New iPhone commercial: what it says about some of us (or maybe just me)

While watching the latest series of NHL playoff games, a few Apple commercials have been popping up touting how, “Every day, more photos are taken with the iPhone than any other camera.”

I'm not here to dispute that fact. In fact, this post is not really about the iPhone specifically, but smartphones and ubiquitous technology in general.

What got to me was a feeling of dread after watching this commercial:

Scene after scene, people are stopping to take pictures and walking around playing with their phones while taking more pictures. Documenting every moment of every event in life becoming more and more of a priority. And, this is not really just an iPhone thing. I do it too! With my plain Galaxy Nexus, I'm averaging a dozen pictures a day, most of which I will delete, but quite a few that will end up online in posts. The people in the commercials don't represent everyone out in the real world, of course, but I am noticing more and more people out and about like those it portrayed.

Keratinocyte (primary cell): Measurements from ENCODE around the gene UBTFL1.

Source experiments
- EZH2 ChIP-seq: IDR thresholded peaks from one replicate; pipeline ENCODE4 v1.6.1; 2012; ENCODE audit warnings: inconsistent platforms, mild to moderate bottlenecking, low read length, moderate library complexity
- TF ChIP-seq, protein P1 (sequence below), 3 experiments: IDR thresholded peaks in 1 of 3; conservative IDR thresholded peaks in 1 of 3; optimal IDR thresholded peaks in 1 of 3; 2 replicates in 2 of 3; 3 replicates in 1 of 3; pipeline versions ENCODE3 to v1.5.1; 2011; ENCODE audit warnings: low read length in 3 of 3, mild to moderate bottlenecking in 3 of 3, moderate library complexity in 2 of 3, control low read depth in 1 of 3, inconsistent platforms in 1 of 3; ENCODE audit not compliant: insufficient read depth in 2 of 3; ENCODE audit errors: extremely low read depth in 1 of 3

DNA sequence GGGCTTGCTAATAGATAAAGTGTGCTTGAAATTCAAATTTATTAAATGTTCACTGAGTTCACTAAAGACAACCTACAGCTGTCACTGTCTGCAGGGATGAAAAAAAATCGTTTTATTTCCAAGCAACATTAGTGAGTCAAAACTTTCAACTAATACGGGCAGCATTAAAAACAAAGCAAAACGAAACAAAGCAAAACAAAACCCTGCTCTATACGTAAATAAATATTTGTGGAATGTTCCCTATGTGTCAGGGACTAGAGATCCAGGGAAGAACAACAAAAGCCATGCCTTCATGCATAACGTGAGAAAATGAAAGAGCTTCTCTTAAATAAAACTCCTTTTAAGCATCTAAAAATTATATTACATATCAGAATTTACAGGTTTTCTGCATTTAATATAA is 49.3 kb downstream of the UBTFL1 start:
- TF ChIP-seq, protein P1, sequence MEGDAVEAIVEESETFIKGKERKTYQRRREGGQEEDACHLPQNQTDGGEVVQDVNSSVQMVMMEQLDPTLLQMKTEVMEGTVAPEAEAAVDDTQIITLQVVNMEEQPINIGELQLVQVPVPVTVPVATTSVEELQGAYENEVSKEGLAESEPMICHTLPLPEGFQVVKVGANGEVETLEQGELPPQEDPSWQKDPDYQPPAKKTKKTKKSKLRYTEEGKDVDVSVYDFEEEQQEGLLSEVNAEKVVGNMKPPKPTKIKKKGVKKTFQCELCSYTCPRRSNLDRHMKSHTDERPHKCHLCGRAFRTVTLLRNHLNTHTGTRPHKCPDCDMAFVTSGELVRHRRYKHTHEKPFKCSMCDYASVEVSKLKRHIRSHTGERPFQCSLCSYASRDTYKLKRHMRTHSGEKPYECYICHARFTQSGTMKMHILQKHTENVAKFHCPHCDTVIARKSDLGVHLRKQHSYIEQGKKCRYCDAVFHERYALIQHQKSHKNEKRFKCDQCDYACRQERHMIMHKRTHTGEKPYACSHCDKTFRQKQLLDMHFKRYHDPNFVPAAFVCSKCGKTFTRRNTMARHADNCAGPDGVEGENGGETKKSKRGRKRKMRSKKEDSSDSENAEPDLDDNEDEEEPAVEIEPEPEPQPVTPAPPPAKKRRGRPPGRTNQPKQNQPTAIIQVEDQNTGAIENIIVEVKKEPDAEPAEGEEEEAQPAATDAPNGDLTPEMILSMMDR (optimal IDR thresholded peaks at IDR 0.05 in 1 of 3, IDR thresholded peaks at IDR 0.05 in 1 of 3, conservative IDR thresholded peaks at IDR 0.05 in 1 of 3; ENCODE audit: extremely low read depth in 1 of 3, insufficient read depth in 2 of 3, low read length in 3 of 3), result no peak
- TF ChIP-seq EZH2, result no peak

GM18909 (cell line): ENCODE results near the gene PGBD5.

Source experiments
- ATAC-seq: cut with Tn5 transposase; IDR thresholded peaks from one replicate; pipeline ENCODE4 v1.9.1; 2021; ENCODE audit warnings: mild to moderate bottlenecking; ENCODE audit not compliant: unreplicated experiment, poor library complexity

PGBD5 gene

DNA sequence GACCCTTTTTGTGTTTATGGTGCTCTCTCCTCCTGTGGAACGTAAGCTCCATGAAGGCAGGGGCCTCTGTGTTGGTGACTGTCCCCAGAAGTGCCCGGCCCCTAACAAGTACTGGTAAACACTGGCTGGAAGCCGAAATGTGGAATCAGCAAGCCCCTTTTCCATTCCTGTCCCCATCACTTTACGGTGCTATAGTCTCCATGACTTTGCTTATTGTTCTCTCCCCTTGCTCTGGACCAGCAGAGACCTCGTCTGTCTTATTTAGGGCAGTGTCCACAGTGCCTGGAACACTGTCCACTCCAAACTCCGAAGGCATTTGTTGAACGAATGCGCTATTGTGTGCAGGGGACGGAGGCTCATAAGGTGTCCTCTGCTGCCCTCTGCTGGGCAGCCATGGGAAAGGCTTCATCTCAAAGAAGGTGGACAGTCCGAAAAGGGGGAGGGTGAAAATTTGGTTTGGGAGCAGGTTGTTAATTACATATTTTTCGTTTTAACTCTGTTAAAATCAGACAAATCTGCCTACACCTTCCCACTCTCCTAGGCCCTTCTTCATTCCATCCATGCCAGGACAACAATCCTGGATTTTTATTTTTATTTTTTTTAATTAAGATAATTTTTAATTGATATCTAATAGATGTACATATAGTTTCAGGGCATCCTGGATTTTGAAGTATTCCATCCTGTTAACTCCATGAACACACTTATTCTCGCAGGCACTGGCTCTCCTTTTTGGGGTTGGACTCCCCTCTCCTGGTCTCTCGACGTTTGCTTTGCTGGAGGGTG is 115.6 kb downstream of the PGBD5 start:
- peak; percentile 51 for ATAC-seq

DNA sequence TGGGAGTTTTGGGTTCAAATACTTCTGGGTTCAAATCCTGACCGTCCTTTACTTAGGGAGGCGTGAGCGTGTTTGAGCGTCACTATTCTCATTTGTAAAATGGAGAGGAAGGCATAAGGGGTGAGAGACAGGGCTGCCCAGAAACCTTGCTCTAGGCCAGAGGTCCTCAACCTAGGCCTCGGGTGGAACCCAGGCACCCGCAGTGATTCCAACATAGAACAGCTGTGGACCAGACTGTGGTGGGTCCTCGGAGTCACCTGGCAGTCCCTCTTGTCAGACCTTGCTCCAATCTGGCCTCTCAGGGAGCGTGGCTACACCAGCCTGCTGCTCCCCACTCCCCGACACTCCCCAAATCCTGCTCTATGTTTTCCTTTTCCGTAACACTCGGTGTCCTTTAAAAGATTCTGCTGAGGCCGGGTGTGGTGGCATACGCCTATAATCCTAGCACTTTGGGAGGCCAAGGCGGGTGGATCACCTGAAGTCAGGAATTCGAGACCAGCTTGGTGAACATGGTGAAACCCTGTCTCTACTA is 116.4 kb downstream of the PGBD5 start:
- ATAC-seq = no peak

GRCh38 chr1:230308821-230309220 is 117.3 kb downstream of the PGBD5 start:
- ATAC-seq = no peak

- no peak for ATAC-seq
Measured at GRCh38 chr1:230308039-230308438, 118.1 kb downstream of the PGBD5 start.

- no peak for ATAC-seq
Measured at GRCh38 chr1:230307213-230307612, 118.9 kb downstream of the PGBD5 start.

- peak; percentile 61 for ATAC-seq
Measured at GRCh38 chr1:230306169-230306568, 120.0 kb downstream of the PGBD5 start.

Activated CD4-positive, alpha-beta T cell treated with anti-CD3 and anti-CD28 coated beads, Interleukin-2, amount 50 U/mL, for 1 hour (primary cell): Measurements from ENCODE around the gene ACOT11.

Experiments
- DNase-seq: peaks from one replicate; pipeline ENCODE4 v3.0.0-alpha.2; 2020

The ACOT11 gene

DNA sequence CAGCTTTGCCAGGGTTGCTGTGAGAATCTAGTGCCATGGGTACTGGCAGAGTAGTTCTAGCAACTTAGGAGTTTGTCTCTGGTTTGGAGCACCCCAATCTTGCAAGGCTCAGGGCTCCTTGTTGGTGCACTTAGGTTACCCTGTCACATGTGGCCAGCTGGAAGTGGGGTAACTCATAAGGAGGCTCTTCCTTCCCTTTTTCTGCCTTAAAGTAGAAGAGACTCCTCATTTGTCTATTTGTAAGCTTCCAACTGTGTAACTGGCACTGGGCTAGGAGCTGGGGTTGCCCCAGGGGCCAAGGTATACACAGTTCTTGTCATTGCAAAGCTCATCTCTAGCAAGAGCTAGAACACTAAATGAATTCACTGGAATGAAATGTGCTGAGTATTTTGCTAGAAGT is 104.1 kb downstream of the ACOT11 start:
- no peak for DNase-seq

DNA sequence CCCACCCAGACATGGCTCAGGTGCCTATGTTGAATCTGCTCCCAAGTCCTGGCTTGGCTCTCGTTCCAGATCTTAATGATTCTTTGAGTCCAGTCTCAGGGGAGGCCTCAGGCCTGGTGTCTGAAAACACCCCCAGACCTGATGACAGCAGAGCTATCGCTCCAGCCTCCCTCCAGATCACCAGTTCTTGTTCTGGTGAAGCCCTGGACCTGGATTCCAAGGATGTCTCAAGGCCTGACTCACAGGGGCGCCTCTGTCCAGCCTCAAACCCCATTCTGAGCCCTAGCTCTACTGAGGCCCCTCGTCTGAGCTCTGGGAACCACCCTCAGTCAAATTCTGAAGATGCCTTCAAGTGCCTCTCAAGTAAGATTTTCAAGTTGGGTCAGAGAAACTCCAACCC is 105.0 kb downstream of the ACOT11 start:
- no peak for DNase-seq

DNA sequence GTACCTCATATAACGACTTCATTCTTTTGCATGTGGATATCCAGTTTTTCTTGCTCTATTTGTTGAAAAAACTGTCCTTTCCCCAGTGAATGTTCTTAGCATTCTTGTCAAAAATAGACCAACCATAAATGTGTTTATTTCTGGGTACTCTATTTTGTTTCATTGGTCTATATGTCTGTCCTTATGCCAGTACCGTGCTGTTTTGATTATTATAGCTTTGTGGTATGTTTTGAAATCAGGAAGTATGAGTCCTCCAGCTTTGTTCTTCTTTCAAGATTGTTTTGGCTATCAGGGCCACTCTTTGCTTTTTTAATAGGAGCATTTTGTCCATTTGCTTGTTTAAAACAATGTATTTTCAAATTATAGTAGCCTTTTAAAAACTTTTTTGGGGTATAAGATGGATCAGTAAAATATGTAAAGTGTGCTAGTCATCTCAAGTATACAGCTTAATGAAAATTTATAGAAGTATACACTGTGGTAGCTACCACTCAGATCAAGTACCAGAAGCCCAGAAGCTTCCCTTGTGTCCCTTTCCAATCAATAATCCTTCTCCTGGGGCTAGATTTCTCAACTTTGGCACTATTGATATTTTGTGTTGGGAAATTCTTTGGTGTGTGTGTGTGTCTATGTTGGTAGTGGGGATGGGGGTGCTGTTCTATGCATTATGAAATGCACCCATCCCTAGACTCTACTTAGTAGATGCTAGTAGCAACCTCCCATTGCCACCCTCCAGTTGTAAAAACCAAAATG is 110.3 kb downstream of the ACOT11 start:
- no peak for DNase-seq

However, the point of this post is to wonder whether anyone else felt a little tinge of sadness of this commercial's celebration of the disengagement people now have with the real world in an effort to stay digitally connected and maintaining a documentation of their life's events? I almost thought the commercial was one of those parodies about the youth of today and how immersed in technology we all are, like a bad SNL skit.

Maybe it's just me. The commercial in question made me feel a bit guilty about how often I'm carrying my phone around with me in my hand ready to snap a shot or look something up, instead of keeping it in my pocket and just appreciating life's moments as they come, with no digital barrier in between. I felt like maybe this is what Paul Miller was talking about in his comeback post and in the film they made about his year off the internet. At the same time, I knew that Paul really wasn't blaming technology for the disconnect people have between themselves and other people and the world around them, so maybe I should face my own preoccupation with "staying connected".

Just a few thoughts.